>>> convey an NFSv4 WRITE is to place the GETATTR inline, but _after_
>>> the read list position. (Note Linux clients currently do not do
>>> this, but they will be changed to do it in the future).
>>>
>>> The receiver could put trailing inline content in the XDR tail
>>> buffer. But the Linux server's NFSv4 compound processing does not
>>> consider the XDR tail buffer.
>>>
>>> So, move trailing inline content to the end of the page list. This
>>> presents the incoming compound to upper layers the same way the
>>> socket code does.
>>>
>>
>> Would this memcpy be saved if you just posted a larger receive buffer
>> and the client would used it "really inline" as part of it's post_send?
>
> The receive buffer doesn’t need to be larger. Clients already should
> construct this trailing inline content in their SEND buffers.
>
> Not that the  Linux client doesn’t yet send the extra inline via RDMA
> SEND, it uses a separate RDMA READ to move the extra bytes, and that’s
> a bug.
>
> If the client does send this inline as it’s supposed to, the server
> would receive it in its pre-posted RECV buffer. This patch simply
> moves that content into the XDR buffer page list, where the server’s
> XDR decoder can find it.

Would it make more sense to manipulate pointers instead of copying data?
But if this is only 16 bytes than maybe it's not worth the trouble...
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Chuck Lever Jan. 13, 2015, 2:35 p.m. UTC | #4
On Jan 13, 2015, at 5:11 AM, Sagi Grimberg <sagig@dev.mellanox.co.il> wrote:

> On 1/12/2015 3:13 AM, Chuck Lever wrote:
>> 
>> On Jan 11, 2015, at 1:01 PM, Sagi Grimberg <sagig@dev.mellanox.co.il> wrote:
>> 
>>> On 1/9/2015 9:23 PM, Chuck Lever wrote:
>>>> Most NFS RPCs place large payload arguments at the end of the RPC
>>>> header (eg, NFSv3 WRITE). For NFSv3 WRITE and SYMLINK, RPC/RDMA
>>>> sends the complete RPC header inline, and the payload argument in a
>>>> read list.
>>>> 
>>>> One important case is not like this, however. NFSv4 WRITE compounds
>>>> can have an operation after the WRITE operation. The proper way to
>>>> convey an NFSv4 WRITE is to place the GETATTR inline, but _after_
>>>> the read list position. (Note Linux clients currently do not do
>>>> this, but they will be changed to do it in the future).
>>>> 
>>>> The receiver could put trailing inline content in the XDR tail
>>>> buffer. But the Linux server's NFSv4 compound processing does not
>>>> consider the XDR tail buffer.
>>>> 
>>>> So, move trailing inline content to the end of the page list. This
>>>> presents the incoming compound to upper layers the same way the
>>>> socket code does.
>>>> 
>>> 
>>> Would this memcpy be saved if you just posted a larger receive buffer
>>> and the client would used it "really inline" as part of it's post_send?
>> 
>> The receive buffer doesn’t need to be larger. Clients already should
>> construct this trailing inline content in their SEND buffers.
>> 
>> Not that the  Linux client doesn’t yet send the extra inline via RDMA
>> SEND, it uses a separate RDMA READ to move the extra bytes, and that’s
>> a bug.
>> 
>> If the client does send this inline as it’s supposed to, the server
>> would receive it in its pre-posted RECV buffer. This patch simply
>> moves that content into the XDR buffer page list, where the server’s
>> XDR decoder can find it.
> 
> Would it make more sense to manipulate pointers instead of copying data?

It would. My first approach was to use the tail iovec in xdr_buf.
Simply point the tail’s iov_addr at trailing inline content in the
RECV buffer.

But as mentioned, the server’s XDR decoders don’t look at the tail
iovec.

The socket transport delivers this little piece of data at the end of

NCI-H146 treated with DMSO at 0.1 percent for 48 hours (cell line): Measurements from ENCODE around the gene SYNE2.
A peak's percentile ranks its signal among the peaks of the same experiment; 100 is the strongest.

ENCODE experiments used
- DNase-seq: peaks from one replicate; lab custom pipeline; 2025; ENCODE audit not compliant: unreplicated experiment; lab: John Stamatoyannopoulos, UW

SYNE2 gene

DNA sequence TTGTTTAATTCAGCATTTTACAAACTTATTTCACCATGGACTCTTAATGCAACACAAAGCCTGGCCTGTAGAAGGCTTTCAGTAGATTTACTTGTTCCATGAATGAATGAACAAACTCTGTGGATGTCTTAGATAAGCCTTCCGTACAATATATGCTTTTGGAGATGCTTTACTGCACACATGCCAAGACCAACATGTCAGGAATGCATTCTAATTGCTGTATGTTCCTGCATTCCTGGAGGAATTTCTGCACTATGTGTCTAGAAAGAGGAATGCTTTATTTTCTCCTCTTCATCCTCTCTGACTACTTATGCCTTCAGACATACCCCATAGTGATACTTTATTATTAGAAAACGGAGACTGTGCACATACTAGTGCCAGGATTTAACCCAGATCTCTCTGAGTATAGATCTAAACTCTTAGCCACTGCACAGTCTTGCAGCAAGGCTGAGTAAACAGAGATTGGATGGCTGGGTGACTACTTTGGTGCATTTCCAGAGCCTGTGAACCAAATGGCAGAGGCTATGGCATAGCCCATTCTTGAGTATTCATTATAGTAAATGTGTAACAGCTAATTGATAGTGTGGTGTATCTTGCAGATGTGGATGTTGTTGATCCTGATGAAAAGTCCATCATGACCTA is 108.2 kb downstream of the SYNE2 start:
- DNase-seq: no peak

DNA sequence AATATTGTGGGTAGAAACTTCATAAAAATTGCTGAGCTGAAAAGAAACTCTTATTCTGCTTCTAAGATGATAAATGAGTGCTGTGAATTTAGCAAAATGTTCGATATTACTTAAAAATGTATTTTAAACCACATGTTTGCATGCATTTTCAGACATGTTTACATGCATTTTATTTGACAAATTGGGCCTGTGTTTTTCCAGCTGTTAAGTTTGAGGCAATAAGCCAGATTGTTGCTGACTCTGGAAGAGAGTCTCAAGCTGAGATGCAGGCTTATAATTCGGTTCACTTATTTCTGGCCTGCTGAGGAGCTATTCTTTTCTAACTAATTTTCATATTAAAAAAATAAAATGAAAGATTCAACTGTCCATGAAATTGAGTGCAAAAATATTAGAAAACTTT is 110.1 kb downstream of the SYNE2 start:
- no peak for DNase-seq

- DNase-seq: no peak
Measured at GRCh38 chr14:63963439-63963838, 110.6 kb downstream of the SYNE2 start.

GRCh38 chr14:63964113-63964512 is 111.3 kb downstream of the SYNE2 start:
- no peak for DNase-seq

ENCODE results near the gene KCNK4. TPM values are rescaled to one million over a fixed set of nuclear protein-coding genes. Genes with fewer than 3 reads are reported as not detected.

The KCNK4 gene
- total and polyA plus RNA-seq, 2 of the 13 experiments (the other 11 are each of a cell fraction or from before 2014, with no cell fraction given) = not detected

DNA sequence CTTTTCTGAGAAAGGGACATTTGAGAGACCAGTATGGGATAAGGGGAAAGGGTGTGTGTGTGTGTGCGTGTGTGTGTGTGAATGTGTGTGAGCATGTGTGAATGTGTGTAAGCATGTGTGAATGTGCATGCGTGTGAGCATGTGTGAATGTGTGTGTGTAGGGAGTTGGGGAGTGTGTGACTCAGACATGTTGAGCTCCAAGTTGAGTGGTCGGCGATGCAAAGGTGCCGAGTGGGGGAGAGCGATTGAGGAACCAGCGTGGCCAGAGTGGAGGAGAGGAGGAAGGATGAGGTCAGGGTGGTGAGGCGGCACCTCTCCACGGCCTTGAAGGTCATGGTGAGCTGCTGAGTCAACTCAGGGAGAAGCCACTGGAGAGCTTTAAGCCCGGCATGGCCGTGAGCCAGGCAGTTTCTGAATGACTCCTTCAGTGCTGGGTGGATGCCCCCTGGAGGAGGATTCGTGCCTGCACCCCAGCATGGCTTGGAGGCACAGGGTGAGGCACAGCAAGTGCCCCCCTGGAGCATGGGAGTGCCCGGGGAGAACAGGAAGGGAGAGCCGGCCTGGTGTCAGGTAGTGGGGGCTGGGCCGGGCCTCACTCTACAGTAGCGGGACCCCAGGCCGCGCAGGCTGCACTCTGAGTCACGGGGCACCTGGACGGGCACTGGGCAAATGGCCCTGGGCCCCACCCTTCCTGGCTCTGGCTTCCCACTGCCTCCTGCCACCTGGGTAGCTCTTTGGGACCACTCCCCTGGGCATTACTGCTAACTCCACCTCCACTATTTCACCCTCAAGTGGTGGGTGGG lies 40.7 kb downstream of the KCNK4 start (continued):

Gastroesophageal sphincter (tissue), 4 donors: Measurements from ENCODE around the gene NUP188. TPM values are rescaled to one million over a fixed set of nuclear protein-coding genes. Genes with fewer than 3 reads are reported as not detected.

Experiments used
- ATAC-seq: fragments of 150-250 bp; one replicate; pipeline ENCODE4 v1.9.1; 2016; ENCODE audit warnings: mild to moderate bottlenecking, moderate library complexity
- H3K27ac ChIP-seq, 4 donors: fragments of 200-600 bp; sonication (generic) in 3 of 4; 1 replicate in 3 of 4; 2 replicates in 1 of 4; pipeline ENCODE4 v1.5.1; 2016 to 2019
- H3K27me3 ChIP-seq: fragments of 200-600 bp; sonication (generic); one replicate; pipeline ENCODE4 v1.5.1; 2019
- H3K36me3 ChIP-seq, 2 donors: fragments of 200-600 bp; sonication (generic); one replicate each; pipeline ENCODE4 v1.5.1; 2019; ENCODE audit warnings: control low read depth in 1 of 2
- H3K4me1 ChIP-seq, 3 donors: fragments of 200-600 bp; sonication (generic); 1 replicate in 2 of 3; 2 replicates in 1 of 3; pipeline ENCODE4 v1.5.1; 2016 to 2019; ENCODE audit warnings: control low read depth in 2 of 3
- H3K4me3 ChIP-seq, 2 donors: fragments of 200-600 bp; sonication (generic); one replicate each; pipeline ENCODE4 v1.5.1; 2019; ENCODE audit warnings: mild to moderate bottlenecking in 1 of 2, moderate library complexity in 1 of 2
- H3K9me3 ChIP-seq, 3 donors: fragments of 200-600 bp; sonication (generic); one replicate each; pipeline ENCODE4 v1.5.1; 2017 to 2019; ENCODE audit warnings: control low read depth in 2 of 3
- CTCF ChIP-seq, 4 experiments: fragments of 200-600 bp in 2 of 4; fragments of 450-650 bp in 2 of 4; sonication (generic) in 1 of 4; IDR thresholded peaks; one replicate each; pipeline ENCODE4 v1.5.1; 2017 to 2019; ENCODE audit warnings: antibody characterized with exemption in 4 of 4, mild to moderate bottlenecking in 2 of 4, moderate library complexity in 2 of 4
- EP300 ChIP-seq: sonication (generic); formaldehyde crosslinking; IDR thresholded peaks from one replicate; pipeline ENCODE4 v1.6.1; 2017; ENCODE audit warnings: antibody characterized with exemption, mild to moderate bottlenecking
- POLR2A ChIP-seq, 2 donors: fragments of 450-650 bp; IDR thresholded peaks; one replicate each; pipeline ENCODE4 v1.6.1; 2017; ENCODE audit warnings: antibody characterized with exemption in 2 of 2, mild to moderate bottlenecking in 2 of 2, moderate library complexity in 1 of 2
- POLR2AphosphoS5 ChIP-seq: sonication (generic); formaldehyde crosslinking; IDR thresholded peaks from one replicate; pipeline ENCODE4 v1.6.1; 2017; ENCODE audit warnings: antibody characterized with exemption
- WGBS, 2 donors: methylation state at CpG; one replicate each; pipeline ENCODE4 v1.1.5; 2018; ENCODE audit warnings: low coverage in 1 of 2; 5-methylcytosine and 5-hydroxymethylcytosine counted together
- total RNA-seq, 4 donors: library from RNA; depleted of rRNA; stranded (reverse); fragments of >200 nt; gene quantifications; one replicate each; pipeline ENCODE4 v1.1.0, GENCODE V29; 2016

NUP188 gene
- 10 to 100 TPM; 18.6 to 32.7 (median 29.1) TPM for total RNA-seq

the xdr_buf page list, because all it has to do is read data off the
socket and stick it in pages.

So svcrdma can do that too. It’s a little more awkward, but the upper
layer code stays the same.

> But if this is only 16 bytes than maybe it's not worth the trouble…

--
Chuck Lever
chuck[dot]lever[at]oracle[dot]com



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Patch
diff mbox

diff --git a/net/sunrpc/xprtrdma/svc_rdma_recvfrom.c b/net/sunrpc/xprtrdma/svc_rdma_recvfrom.c
index a345cad..f44bf4e 100644
--- a/net/sunrpc/xprtrdma/svc_rdma_recvfrom.c
+++ b/net/sunrpc/xprtrdma/svc_rdma_recvfrom.c
@@ -364,6 +364,63 @@  rdma_rcl_chunk_count(struct rpcrdma_read_chunk *ch)
 	return count;
 }
 
+/* If there was additional inline content, append it to the end of arg.pages.
+ * Tail copy has to be done after the reader function has determined how many
+ * pages are needed for RDMA READ.
+ */
+static int
+rdma_copy_tail(struct svc_rqst *rqstp, struct svc_rdma_op_ctxt *head,
+	       u32 position, u32 byte_count, u32 page_offset, int page_no)
+{
+	char *srcp, *destp;
+	int ret;
+
+	ret = 0;
+	srcp = head->arg.head[0].iov_base + position;
+	byte_count = head->arg.head[0].iov_len - position;
+	if (byte_count > PAGE_SIZE) {
+		dprintk("svcrdma: large tail unsupported\n");
+		goto err;
+	}
+
+	/* Fit as much of the tail on the current page as possible */
+	if (page_offset != PAGE_SIZE) {
+		destp = page_address(rqstp->rq_arg.pages[page_no]);
+		destp += page_offset;
+
+		while (byte_count--) {
+			*destp++ = *srcp++;
+			page_offset++;
+			if (page_offset == PAGE_SIZE)
+				break;
+		}
+
+		goto done;
+	}
+
+	/* Fit the rest on the next page */
+	page_no++;
+	if (!rqstp->rq_arg.pages[page_no]) {
+		dprintk("svcrdma: no more room for tail\n");
+		goto err;
+	}
+	destp = page_address(rqstp->rq_arg.pages[page_no]);
+	rqstp->rq_respages = &rqstp->rq_arg.pages[page_no+1];
+	rqstp->rq_next_page = rqstp->rq_respages + 1;
+	while (byte_count--)
+		*destp++ = *srcp++;
+
+done:
+	ret = 1;
+	byte_count = head->arg.head[0].iov_len - position;
+	head->arg.page_len += byte_count;
+	head->arg.len += byte_count;
+	head->arg.buflen += byte_count;
+
+err:
+	return ret;
+}
+
 static int rdma_read_chunks(struct svcxprt_rdma *xprt,
 			    struct rpcrdma_msg *rmsgp,
 			    struct svc_rqst *rqstp,
@@ -440,9 +497,14 @@  static int rdma_read_chunks(struct svcxprt_rdma *xprt,
 		head->arg.page_len += pad;
 		head->arg.len += pad;
 		head->arg.buflen += pad;
+		page_offset += pad;
 	}
 
 	ret = 1;
+	if (position && position < head->arg.head[0].iov_len)
+		ret = rdma_copy_tail(rqstp, head, position,
+				     byte_count, page_offset, page_no);
+	head->arg.head[0].iov_len = position;
 	head->position = position;
 
  err: